The general was also single-handedly responsible for the rise of Pakistan as the “motherboard of terrorism”.
When Zia was planning a non-party election in 1985, Rajiv Gandhi had just won the largest ever mandate in India’s history. India’s youngest prime minister brought about many reforms in India’s democratic system such as penalising defections to bring long-term political stability, and reducing the voting age from 21 to 18.
Rajiv also gave the initial impetus to empowering India’s urban and rural local bodies. In 1992, his idea took form of the 11th and 12th Schedule of the Constitution.
The contrast between Zia and Rajiv administrations could not be starker than this: when Rajiv was overhauling the education system through the 1986 National Education Policy, Zia regime was busy promoting “Jinn sciences” with Saudi Arabia’s backing.
Going nuclear amid uncertainty
India and Pakistan were again at the cross-roads of destiny in the mid-90s.
India had three prime ministers – HD Deve Gowda, IK Gujral and Vajpayee – between 1996 and 1999. Coalition politics seemed to be failing once again after the Janata Party and National Front debacles.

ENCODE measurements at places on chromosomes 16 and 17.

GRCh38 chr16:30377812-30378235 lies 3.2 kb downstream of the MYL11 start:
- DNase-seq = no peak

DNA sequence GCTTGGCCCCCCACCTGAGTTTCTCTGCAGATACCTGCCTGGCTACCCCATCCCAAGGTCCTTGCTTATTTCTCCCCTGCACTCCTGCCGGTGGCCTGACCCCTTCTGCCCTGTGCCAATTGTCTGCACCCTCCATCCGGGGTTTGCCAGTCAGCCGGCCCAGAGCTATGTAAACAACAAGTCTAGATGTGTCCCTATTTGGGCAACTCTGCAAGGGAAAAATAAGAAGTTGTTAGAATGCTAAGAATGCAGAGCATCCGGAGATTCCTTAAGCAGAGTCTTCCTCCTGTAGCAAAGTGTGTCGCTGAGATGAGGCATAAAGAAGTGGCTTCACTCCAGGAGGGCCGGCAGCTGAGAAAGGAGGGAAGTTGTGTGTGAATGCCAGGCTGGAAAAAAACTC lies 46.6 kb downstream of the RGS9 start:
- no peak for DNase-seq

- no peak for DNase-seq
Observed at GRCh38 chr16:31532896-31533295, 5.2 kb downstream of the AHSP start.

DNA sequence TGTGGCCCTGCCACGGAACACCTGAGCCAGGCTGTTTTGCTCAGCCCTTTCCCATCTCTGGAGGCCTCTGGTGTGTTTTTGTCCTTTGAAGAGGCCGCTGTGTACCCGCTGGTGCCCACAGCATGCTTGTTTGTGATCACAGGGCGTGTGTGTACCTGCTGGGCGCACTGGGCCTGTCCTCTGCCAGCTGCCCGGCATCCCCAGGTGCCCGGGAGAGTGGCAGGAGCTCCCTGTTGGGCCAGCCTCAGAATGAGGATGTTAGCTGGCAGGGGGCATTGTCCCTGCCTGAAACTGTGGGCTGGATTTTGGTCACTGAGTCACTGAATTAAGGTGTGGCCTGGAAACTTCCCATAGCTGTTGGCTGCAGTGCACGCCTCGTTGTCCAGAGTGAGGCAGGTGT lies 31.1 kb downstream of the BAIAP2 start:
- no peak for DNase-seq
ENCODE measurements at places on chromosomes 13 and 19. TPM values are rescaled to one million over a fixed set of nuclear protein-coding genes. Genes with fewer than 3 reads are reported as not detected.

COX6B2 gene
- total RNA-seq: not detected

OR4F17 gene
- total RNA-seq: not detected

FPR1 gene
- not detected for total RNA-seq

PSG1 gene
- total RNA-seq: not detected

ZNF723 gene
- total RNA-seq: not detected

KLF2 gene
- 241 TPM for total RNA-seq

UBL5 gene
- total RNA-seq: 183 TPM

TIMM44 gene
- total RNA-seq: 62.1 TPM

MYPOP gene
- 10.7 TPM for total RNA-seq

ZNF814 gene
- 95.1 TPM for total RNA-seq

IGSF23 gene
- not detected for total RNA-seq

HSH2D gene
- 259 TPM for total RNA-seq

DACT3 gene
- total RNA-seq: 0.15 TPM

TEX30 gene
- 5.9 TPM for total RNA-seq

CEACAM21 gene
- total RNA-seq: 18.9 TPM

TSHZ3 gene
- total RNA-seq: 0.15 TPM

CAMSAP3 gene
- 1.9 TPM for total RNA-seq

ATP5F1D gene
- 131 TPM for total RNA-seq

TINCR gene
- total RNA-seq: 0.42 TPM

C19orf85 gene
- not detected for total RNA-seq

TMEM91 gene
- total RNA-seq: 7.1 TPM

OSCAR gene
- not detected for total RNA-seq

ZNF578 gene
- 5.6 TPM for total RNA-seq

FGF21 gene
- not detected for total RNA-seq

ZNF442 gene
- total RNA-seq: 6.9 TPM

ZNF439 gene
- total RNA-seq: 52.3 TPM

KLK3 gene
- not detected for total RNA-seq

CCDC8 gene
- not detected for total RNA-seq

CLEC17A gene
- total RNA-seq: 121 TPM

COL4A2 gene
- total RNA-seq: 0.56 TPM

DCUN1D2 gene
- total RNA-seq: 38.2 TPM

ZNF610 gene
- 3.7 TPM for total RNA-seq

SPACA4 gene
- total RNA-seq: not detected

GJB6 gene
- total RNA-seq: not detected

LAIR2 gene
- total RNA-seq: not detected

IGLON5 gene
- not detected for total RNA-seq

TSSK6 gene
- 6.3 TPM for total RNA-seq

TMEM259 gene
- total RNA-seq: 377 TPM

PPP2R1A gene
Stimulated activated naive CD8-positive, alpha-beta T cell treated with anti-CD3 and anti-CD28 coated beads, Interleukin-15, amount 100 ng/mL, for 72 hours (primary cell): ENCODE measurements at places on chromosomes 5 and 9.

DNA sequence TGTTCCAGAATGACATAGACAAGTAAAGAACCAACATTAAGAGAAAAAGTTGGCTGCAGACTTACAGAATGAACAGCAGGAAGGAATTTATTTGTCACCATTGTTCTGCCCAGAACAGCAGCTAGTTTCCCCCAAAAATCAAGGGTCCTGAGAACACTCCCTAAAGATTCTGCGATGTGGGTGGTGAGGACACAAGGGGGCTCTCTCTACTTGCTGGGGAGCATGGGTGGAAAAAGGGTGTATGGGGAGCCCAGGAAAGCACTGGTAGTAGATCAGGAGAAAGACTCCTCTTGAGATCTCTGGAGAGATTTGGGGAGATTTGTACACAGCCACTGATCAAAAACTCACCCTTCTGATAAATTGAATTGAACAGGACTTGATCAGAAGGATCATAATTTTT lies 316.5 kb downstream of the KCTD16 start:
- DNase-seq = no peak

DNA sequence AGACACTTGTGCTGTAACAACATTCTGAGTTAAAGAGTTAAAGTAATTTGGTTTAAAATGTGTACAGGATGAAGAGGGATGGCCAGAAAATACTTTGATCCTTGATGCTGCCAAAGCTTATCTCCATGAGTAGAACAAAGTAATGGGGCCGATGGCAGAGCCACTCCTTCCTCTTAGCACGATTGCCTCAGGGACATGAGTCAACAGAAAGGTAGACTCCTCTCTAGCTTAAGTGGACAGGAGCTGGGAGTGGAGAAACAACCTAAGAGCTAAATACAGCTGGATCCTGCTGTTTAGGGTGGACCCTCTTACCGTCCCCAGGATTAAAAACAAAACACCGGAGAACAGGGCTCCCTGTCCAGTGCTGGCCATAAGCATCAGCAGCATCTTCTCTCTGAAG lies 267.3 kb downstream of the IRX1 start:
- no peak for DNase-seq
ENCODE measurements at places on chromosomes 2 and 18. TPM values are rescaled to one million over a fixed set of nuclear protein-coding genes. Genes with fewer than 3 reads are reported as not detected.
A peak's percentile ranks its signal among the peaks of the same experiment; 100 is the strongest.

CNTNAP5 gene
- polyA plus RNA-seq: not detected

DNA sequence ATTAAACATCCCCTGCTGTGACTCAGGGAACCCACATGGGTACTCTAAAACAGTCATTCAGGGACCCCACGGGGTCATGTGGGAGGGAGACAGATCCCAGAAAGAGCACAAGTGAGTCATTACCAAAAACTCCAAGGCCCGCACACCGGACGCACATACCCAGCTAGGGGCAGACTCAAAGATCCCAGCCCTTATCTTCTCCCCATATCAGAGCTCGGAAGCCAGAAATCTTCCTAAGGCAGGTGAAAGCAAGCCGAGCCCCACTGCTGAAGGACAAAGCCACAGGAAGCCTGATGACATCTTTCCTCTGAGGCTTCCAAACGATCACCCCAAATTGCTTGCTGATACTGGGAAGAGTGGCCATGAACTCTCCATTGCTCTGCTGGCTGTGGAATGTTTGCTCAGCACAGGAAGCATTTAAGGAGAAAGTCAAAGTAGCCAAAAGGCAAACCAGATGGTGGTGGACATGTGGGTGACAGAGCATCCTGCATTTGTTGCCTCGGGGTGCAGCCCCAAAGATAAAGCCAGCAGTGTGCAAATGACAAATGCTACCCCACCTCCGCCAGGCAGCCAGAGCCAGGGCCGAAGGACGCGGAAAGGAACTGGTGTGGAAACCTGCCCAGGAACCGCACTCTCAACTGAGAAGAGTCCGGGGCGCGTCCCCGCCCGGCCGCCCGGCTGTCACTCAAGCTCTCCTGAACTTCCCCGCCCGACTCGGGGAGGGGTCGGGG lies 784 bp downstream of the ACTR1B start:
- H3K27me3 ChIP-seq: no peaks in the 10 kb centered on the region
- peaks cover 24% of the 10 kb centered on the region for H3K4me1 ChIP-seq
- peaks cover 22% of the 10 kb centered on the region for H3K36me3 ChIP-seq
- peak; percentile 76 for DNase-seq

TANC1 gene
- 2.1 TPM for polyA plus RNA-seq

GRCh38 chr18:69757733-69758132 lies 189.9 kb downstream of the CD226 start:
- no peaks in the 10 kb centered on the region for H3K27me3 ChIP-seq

While India was struggling with coalition politics in its 50th year of Independence, Pakistan had elected its most powerful government. In the February 1997 elections, Nawaz Sharif secured his second term as prime minister with a two-third majority.
If 1977 was politically significant in Subcontinent’s history, 1998 will go down in history as the year that changed the strategic balance of the region.
India conducted its first thermonuclear tests — Shakti I and II — on 11 and 13 May while Pakistan followed up with its own tests codenamed Chagai I and II on 28 and 30 May.
While many argued that the threat of nuclear war loomed after 1998, experts like Sumit Ganguly believed that the nuclear power has brought about a deterred both countries from going for an all-out war fearing MAD (Mutually Assured Destruction). However, in his book, India, Pakistan, and the Bomb: Debating Nuclear Stability in South Asia, Ganguly also added that Pakistan would indulge in more unconventional warfare, emboldened by its nuclear capabilities.